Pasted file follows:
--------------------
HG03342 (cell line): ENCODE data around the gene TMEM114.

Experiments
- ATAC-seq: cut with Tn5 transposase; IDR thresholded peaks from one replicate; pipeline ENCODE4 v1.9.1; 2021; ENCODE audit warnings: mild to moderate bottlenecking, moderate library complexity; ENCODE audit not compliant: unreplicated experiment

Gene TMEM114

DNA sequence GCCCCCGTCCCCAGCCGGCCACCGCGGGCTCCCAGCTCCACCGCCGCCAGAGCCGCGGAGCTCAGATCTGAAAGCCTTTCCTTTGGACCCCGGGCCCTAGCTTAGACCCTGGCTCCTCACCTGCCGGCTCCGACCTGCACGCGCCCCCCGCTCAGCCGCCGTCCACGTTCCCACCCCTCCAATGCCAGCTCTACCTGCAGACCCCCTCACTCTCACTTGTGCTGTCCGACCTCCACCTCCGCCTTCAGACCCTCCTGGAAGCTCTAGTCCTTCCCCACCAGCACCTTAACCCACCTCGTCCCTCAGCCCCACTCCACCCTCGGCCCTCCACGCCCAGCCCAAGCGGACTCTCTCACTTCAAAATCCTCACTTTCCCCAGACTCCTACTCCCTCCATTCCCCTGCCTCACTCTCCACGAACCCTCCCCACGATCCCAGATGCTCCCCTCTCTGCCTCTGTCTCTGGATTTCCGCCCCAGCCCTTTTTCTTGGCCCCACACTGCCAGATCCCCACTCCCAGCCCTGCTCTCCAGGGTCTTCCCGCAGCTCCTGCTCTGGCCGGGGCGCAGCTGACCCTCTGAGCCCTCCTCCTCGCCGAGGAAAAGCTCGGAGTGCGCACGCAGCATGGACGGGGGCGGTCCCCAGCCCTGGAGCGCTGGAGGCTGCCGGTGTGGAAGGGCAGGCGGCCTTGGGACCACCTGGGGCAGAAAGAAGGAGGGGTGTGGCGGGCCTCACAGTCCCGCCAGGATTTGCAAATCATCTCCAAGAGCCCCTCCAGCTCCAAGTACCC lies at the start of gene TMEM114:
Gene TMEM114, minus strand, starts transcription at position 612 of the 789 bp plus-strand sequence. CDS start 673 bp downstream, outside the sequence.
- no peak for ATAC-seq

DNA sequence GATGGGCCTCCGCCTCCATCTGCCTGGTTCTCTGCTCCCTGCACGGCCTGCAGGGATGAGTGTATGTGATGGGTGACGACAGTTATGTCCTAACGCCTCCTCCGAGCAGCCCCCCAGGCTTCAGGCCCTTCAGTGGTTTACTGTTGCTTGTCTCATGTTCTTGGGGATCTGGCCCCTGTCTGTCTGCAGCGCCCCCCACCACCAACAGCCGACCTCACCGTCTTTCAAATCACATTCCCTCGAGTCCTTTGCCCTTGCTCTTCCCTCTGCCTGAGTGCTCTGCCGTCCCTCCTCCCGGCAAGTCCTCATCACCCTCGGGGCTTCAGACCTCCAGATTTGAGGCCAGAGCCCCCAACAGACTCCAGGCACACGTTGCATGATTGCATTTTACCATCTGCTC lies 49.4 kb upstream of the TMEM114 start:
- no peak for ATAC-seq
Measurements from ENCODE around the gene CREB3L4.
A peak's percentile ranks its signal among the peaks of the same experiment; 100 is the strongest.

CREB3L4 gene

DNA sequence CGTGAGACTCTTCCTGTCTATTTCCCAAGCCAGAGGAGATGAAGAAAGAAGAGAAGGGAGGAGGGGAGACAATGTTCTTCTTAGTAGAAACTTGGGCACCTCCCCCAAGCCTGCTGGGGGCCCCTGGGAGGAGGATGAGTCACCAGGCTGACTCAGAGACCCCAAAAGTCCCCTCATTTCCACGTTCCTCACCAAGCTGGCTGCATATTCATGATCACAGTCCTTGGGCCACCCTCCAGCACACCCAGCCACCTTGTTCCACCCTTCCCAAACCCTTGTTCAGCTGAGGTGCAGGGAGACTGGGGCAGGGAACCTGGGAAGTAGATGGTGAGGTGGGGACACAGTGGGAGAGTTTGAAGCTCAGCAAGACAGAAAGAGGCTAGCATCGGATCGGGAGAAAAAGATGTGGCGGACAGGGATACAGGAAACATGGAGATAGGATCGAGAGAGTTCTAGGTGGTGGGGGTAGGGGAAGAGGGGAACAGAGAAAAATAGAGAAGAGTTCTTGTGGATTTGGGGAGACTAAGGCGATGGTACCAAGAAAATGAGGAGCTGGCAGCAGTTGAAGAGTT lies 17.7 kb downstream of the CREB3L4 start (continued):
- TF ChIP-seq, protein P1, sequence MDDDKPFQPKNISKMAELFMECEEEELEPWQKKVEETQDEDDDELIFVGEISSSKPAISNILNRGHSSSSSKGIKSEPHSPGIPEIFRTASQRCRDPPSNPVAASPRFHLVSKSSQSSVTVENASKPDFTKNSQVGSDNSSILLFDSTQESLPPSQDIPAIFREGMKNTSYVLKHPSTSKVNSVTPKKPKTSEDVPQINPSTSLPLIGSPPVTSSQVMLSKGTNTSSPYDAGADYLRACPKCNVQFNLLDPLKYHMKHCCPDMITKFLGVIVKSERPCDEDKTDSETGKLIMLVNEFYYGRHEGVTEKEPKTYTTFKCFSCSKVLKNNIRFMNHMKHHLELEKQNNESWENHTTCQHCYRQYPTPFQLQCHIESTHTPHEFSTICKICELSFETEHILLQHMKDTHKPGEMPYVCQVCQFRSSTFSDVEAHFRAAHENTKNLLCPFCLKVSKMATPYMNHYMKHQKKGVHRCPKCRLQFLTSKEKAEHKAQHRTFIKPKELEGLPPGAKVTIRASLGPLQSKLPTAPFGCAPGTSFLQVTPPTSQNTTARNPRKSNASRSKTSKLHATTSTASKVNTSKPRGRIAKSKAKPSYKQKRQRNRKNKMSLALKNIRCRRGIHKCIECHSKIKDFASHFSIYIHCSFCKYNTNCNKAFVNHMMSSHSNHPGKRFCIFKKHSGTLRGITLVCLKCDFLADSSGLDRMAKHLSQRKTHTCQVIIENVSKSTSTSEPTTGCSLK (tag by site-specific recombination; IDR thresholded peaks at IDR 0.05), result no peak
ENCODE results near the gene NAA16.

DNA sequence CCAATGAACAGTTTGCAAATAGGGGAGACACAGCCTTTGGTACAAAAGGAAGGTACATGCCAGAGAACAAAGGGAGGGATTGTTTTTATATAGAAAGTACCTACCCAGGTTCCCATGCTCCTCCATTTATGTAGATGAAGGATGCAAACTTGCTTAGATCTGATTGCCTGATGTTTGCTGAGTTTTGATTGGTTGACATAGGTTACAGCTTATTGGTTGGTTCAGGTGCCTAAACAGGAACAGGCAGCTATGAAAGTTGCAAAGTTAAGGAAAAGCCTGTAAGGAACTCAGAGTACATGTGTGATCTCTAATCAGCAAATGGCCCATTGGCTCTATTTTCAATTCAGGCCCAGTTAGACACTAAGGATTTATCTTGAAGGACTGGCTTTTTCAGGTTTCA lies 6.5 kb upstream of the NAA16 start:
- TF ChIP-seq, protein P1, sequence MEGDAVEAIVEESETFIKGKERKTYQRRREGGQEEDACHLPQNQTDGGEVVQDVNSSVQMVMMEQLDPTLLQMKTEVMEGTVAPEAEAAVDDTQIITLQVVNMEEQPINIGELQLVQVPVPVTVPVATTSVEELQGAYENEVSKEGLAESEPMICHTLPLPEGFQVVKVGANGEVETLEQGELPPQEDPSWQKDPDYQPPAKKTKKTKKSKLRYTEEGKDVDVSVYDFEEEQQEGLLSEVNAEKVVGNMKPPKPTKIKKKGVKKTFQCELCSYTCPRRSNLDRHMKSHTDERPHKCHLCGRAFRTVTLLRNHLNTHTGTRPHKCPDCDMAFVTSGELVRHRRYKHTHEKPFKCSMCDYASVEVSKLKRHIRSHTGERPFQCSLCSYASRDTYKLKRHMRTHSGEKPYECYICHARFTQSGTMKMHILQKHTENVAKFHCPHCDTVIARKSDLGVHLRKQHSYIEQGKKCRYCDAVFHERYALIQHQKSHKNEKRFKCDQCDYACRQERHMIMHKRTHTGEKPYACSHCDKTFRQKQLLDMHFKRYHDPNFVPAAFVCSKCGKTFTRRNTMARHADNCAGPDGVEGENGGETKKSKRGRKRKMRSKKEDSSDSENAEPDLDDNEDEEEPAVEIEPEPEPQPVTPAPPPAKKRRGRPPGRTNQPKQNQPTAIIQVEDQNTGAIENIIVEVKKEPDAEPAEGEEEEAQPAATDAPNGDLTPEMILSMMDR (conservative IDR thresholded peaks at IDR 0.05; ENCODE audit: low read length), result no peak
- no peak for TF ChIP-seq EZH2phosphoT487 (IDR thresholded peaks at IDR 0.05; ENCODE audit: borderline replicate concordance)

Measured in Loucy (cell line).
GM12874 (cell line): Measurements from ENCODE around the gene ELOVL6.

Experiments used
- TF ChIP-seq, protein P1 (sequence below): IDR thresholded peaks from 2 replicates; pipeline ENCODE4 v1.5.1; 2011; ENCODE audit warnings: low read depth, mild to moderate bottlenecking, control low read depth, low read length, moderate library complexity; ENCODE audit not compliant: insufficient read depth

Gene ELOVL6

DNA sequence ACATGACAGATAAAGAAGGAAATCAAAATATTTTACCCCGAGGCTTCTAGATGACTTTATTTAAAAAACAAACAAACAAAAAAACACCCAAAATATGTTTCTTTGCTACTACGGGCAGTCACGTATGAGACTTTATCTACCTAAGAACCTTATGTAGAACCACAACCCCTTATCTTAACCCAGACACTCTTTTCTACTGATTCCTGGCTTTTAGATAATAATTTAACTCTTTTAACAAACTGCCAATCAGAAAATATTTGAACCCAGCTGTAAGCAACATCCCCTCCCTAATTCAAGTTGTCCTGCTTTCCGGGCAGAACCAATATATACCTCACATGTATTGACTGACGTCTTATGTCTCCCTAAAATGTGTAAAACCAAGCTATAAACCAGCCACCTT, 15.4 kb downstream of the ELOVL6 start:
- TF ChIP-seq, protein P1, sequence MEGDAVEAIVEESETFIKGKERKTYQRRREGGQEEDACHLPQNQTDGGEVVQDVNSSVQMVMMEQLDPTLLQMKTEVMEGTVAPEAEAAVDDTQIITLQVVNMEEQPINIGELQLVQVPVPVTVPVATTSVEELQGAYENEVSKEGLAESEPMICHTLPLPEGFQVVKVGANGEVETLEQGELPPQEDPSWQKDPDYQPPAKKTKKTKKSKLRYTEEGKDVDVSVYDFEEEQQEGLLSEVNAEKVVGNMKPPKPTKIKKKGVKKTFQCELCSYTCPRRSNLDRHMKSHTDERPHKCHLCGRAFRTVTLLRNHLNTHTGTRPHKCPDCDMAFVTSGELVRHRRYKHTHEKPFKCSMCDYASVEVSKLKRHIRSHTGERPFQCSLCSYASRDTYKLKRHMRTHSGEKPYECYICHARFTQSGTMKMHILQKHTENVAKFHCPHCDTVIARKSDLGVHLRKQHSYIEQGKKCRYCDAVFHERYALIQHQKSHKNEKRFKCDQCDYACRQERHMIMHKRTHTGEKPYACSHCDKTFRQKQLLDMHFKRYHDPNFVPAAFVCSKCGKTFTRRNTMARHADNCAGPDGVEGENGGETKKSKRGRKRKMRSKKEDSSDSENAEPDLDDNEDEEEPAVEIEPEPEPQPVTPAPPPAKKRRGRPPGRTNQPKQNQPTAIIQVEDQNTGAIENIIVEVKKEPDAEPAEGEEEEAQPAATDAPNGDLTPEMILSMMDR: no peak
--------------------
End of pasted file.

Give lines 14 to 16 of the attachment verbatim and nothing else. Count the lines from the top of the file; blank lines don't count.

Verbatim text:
- TF ChIP-seq, protein P1, sequence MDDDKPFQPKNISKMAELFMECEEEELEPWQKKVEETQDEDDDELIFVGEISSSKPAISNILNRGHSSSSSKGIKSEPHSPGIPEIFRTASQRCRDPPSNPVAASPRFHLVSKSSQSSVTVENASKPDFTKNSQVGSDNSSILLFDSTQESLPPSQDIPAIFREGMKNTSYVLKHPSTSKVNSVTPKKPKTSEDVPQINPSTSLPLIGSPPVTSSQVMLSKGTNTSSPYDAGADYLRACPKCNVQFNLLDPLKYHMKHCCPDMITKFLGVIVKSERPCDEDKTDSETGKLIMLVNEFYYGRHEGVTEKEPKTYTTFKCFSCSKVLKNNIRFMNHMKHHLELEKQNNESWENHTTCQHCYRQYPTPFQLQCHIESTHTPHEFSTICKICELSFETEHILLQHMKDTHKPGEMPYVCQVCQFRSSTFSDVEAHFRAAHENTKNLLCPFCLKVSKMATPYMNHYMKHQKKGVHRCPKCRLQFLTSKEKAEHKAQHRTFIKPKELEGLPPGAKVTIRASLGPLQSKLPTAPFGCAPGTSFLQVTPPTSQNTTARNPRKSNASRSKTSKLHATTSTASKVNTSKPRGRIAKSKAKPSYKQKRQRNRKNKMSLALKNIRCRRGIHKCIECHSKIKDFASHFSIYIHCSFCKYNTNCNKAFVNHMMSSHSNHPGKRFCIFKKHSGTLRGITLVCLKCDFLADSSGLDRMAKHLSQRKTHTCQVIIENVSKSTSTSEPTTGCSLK (tag by site-specific recombination; IDR thresholded peaks at IDR 0.05), result no peak
ENCODE results near the gene NAA16.

DNA sequence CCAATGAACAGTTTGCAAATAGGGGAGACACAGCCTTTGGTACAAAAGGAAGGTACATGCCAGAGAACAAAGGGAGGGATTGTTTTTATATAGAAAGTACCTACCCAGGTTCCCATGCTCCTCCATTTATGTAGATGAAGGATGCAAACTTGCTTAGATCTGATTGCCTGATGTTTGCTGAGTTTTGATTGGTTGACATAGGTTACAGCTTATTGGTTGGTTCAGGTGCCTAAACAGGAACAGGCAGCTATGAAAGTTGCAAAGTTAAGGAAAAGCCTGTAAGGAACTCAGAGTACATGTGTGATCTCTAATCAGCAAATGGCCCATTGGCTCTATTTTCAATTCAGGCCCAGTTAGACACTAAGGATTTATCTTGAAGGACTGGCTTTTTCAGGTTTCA lies 6.5 kb upstream of the NAA16 start: